Here's Why Palla Pharma (ASX:PAL) Can Afford Some Debt

By
Simply Wall St
Published
October 24, 2021
Source: Shutterstock

Legendary fund manager Li Lu (who Charlie Munger backed) once said, 'The biggest investment risk is not the volatility of prices, but whether you will suffer a permanent loss of capital.' So it seems the smart money knows that debt - which is usually involved in bankruptcies - is a very important factor, when you assess how risky a company is. We note that Palla Pharma Limited (ASX:PAL) does have debt on its balance sheet. But is this debt a concern to shareholders?

What Risk Does Debt Bring?

Generally speaking, debt only becomes a real problem when a company can't easily pay it off, either by raising capital or with its own cash flow. Part and parcel of capitalism is the process of 'creative destruction' where failed businesses are mercilessly liquidated by their bankers. However, a more common (but still painful) scenario is that it has to raise new equity capital at a low price, thus permanently diluting shareholders. Of course, the upside of debt is that it often represents cheap capital, especially when it replaces dilution in a company with the ability to reinvest at high rates of return. When we think about a company's use of debt, we first look at cash and debt together.

Check out our latest analysis for Palla Pharma

How Much Debt Does Palla Pharma Carry?

You can click the graphic below for the historical numbers, but it shows that as of June 2021 Palla Pharma had AU$15.0m of debt, an increase on AU$12.8m, over one year. On the flip side, it has AU$897.3k in cash leading to net debt of about AU$14.1m.

debt-equity-history-analysis
ASX:PAL Debt to Equity History October 24th 2021

How Healthy Is Palla Pharma's Balance Sheet?

The latest balance sheet data shows that Palla Pharma had liabilities of AU$28.1m due within a year, and liabilities of AU$1.71m falling due after that. Offsetting these obligations, it had cash of AU$897.3k as well as receivables valued at AU$3.58m due within 12 months. So it has liabilities totalling AU$25.3m more than its cash and near-term receivables, combined.

This deficit isn't so bad because Palla Pharma is worth AU$55.1m, and thus could probably raise enough capital to shore up its balance sheet, if the need arose. But it's clear that we should definitely closely examine whether it can manage its debt without dilution. There's no doubt that we learn most about debt from the balance sheet. But ultimately the future profitability of the business will decide if Palla Pharma can strengthen its balance sheet over time. So if you want to see what the professionals think, you might find this free report on analyst profit forecasts to be interesting.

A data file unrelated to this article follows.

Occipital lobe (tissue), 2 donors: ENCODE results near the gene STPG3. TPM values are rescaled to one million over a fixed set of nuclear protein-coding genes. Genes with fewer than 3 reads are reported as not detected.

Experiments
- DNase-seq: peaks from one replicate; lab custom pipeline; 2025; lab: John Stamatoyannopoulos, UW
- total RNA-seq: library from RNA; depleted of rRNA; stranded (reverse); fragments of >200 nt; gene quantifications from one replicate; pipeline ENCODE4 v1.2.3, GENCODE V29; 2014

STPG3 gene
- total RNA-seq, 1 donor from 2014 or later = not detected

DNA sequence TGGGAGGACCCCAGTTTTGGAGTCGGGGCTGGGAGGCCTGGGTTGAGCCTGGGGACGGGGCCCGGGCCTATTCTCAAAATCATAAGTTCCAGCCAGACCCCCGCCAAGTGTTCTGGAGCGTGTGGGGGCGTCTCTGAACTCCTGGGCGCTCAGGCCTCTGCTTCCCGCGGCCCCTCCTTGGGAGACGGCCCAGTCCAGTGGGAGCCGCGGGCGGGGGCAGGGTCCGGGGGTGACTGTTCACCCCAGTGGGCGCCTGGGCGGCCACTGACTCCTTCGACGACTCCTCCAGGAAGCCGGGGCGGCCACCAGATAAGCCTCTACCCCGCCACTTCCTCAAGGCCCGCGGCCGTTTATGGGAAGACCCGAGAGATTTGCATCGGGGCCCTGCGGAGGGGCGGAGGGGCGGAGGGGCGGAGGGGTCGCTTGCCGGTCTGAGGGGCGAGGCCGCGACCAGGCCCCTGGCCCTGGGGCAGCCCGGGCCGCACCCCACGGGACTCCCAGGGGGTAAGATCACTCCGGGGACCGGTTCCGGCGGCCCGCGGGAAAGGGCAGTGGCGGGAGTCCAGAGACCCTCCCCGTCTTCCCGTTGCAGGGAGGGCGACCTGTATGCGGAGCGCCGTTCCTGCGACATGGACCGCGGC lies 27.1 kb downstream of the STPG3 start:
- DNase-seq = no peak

Over 12 months, Palla Pharma made a loss at the EBIT level, and saw its revenue drop to AU$17m, which is a fall of 58%. To be frank that doesn't bode well.

Caveat Emptor

Not only did Palla Pharma's revenue slip over the last twelve months, but it also produced negative earnings before interest and tax (EBIT). Its EBIT loss was a whopping AU$35m. When we look at that and recall the liabilities on its balance sheet, relative to cash, it seems unwise to us for the company to have any debt. Quite frankly we think the balance sheet is far from match-fit, although it could be improved with time. However, it doesn't help that it burned through AU$23m of cash over the last year. So in short it's a really risky stock. There's no doubt that we learn most about debt from the balance sheet. However, not all investment risk resides within the balance sheet - far from it. For example, we've discovered 4 warning signs for Palla Pharma (1 is potentially serious!) that you should be aware of before investing here.

When all is said and done, sometimes its easier to focus on companies that don't even need debt. Readers can access a list of growth stocks with zero net debt 100% free, right now.

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